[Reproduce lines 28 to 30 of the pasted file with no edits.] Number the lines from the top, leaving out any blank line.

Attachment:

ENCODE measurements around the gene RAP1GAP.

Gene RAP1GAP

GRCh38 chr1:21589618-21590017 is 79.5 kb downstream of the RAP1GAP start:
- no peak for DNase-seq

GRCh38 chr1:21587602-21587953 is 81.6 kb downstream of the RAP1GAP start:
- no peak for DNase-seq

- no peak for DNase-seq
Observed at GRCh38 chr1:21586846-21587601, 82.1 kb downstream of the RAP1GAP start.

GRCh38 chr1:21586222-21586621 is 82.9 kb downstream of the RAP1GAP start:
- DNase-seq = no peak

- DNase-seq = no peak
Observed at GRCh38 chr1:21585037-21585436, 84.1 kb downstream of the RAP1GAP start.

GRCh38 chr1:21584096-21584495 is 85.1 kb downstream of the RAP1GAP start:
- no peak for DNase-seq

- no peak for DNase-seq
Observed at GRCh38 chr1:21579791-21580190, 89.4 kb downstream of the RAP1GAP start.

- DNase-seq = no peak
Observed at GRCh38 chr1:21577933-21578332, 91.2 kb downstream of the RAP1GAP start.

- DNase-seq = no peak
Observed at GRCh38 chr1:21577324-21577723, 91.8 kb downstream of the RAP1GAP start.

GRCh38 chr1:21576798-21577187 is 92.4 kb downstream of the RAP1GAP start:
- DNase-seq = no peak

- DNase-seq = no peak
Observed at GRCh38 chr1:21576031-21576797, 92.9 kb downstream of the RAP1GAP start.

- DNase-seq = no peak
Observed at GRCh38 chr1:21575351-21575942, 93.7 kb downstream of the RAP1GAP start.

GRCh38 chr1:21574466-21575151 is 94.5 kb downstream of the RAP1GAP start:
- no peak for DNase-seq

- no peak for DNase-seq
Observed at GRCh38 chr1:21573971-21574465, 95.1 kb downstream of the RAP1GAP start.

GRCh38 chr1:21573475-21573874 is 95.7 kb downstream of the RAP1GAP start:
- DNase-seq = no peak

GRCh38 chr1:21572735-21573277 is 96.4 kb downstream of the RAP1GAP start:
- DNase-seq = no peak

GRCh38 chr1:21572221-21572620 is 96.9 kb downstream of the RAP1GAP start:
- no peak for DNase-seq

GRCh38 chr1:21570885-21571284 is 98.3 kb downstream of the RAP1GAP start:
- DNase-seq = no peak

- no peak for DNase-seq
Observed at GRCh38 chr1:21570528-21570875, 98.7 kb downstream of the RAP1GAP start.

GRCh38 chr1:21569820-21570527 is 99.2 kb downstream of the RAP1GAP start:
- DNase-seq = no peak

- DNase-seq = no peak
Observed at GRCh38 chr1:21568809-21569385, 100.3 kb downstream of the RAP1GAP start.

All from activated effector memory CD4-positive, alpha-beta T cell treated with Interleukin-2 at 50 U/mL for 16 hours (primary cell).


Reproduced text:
- no peak for DNase-seq

- no peak for DNase-seq
Observed at GRCh38 chr1:21573971-21574465, 95.1 kb downstream of the RAP1GAP start.